By Tegan Conner
A young woman named Kalei is out searching for food one day somewhere in Hawaii. A great wave comes up and washes her into the ocean. A mysterious stranger whom she falls in love with rescues her. Together, they have a child. Just a day before the child is born, Kalei discovers the man she loves is really the Shark King. She gives birth to Nanaue, who grows and begins to explore his world and attempt to feed his seemingly insatiable hunger. When the villagers discover Nanaue’s secret, he must flee and seek the father he never knew.
Colorful art, reminiscent of Hawaiian art and classic comics, illustrates this story. Simple bold lines outline the characters and the setting. The panels are clearly delineated and when there aren’t defined panels, the spreads are easy to “read” and understand. The cover is enticing, but somewhat misleading about the story inside; readers will forget that as they settle into a story with a distinctly historical and mythological feel to it. THE SHARK KING will easily transport readers into a time and place when Hawaii was tropical, simple, and colorful.
The only issue I see with this art, although it is mainly due to the setting of the story, is that there are five distinct instances of Nanaue’s rear end. Four of these instances are in a full page spread as he toddles around while the first is introducing him. I do picture kids snickering over that, on the other hand, the literary and art merit of the book overrule that in this case.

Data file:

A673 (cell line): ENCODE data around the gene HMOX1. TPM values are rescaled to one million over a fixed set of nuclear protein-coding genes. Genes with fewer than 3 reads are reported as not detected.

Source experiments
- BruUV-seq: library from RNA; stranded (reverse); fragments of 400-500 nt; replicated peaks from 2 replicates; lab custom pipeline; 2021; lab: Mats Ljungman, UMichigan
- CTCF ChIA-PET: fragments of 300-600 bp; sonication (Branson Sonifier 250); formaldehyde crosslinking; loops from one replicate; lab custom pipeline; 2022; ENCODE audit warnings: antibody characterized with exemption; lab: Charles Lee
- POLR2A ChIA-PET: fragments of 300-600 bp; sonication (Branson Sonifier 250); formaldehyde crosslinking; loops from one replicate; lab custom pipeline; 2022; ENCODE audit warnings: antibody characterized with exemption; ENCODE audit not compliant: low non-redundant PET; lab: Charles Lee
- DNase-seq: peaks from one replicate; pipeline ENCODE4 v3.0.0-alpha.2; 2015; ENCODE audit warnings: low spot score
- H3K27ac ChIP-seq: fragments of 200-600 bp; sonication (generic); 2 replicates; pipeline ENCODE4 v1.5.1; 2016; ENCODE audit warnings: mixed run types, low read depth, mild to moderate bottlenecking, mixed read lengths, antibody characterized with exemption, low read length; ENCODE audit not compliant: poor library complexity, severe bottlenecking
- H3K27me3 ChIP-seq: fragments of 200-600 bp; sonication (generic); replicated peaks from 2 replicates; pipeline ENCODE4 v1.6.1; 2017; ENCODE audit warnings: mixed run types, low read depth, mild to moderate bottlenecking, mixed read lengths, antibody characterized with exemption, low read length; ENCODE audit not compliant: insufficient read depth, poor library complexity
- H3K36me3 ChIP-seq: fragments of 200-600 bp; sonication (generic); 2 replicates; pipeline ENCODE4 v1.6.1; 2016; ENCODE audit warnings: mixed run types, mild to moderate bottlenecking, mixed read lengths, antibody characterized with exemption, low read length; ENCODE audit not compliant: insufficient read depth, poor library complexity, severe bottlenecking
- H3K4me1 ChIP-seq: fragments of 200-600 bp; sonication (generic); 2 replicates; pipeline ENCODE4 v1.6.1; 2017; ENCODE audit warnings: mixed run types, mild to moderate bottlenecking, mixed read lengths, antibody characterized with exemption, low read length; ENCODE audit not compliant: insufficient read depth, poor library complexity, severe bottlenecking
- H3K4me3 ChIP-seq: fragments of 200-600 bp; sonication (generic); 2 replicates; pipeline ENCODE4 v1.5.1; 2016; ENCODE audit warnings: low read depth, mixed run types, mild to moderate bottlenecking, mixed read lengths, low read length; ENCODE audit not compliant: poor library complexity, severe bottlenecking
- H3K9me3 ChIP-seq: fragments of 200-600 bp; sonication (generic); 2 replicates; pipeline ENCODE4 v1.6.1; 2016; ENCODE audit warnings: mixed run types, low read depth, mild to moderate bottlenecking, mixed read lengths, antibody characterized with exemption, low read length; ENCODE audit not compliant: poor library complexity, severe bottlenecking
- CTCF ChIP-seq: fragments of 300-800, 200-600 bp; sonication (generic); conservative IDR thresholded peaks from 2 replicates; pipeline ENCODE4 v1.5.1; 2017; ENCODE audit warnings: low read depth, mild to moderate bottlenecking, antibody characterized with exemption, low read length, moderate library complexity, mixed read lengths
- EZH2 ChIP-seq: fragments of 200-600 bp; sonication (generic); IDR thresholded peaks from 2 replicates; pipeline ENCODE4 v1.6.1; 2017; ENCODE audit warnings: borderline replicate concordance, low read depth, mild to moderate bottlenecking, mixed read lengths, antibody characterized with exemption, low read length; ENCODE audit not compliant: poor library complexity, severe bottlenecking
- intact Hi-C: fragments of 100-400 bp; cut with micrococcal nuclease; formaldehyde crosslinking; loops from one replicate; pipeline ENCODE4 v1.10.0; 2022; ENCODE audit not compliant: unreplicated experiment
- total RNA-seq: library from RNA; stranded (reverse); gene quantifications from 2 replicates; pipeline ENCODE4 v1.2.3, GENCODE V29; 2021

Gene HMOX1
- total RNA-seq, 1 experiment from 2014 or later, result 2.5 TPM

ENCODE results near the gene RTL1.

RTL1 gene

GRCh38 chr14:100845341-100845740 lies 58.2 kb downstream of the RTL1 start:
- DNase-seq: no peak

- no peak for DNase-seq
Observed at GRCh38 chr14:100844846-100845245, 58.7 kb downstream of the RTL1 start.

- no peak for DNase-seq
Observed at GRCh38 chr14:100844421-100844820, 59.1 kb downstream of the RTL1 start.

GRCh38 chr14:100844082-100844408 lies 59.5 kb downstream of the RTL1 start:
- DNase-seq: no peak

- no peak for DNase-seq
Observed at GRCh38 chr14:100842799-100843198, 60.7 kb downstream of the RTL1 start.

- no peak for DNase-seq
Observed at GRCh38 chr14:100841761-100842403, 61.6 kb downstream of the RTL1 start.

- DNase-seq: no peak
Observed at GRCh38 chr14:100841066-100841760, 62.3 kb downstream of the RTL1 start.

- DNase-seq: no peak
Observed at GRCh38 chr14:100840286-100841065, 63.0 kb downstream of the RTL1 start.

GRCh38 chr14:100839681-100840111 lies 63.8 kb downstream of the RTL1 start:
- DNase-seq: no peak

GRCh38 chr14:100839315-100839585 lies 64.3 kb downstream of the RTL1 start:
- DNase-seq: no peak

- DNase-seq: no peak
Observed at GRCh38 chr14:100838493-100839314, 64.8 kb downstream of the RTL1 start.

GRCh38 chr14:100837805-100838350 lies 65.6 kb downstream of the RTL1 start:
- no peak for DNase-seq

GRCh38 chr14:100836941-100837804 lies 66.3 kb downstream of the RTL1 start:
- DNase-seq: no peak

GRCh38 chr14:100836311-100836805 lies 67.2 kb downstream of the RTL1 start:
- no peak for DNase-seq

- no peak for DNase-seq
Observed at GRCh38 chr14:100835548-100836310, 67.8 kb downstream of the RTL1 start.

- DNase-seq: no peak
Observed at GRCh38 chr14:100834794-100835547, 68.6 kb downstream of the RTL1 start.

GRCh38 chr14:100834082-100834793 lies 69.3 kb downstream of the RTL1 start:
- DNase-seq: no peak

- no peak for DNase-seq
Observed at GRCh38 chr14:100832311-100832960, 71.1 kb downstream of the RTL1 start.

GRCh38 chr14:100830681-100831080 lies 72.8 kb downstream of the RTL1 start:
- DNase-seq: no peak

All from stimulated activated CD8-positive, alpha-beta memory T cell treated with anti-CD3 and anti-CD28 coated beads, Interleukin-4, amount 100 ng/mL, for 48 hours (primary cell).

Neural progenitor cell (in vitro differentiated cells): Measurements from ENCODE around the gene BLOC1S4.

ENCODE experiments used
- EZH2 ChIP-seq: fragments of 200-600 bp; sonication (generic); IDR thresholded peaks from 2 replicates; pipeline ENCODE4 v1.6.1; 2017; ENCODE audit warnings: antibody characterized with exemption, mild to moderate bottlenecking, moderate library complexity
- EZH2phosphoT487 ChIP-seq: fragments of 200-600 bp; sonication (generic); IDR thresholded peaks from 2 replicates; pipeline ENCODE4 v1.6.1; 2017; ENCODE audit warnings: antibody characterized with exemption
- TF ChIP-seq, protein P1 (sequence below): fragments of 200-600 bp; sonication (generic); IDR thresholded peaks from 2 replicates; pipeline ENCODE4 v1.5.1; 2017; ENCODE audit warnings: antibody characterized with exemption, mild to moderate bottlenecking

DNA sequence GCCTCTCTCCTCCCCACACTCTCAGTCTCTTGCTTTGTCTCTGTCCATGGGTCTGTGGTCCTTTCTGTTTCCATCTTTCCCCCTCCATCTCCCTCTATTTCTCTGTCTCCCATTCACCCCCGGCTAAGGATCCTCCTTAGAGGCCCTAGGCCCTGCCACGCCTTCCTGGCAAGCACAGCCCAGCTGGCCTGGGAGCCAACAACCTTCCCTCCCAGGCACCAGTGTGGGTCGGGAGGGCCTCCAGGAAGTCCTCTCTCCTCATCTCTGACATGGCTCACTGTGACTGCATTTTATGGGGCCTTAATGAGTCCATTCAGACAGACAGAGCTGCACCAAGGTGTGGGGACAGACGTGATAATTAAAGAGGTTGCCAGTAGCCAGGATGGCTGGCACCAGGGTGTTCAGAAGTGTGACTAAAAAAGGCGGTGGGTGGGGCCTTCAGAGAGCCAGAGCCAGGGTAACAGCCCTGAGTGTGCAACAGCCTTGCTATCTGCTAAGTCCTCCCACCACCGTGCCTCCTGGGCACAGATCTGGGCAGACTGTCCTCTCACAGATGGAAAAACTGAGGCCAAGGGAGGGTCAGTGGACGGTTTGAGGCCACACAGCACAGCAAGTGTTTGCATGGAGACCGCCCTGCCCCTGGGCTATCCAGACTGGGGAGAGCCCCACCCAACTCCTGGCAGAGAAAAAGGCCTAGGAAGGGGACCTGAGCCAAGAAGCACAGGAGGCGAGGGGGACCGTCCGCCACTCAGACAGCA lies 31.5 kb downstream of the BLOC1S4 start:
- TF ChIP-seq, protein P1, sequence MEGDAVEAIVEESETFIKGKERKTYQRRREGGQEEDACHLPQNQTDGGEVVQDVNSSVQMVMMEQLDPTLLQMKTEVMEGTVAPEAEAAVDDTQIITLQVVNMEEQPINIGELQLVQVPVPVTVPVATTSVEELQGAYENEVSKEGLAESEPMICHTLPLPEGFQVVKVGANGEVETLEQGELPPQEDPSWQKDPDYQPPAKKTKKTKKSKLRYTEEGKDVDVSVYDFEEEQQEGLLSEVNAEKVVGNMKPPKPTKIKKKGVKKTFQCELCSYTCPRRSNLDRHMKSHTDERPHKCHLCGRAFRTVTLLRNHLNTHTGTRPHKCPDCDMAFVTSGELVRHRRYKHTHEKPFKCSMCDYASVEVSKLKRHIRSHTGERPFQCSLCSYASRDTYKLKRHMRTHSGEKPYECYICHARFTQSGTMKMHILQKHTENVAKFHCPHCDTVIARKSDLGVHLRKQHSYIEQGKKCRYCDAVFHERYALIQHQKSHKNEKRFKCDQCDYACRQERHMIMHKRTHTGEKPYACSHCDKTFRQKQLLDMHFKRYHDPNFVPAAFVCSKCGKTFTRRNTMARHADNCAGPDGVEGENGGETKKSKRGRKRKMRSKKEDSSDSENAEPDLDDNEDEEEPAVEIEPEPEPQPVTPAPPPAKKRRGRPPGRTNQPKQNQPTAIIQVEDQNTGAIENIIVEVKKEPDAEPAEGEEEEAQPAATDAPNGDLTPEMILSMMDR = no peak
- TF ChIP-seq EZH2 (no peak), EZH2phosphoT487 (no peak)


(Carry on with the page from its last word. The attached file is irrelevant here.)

My Rating: Grades 2-3
Publisher’s Rating: Grades 2-3
Lexile Level: 150-300
Guided Reading Level: Level 3
Reading Recovery: 17-19
IN THE CLASSROOM
Toon Books almost always deserve a look from educators. This title in particular fits nicely into mythology units and interests as this is based on Hawaiian myth, which is not often touched upon. The author’s biography discusses more about how this is his version of the myth of the Shark King’s son. This is also an appropriately leveled title for young readers who are just starting to explore easy chapter books (this is broken into three clear chapters) and comics.
As an added bonus, Toon Books even has links to lesson plans for THE SHARK KING which can be really handy when trying to integrate comics into the classroom. The plans include book pairings and some worksheets.
Author: R. Kikuo Johnson
Illustrator: R. Kikuo Johns
Publisher: Toon Books
Genre: Mythology, Easy/Early Reader
I’d highly recommend this for an elementary school library and public library as THE SHARK KING will easily hold a young reader’s interest as the student explores why Nanaue is hungry, how he feeds himself, and whether or not he’ll meet his father. There’s also the fact that this is mythology for Hawaii. For students who enjoy mythology, this is a great introduction to a mythology apart from Greek and Roman. This book is entertaining and transports the reader to a simpler, magical time. If you are looking for an appropriate early reader graphic novel, give this a look.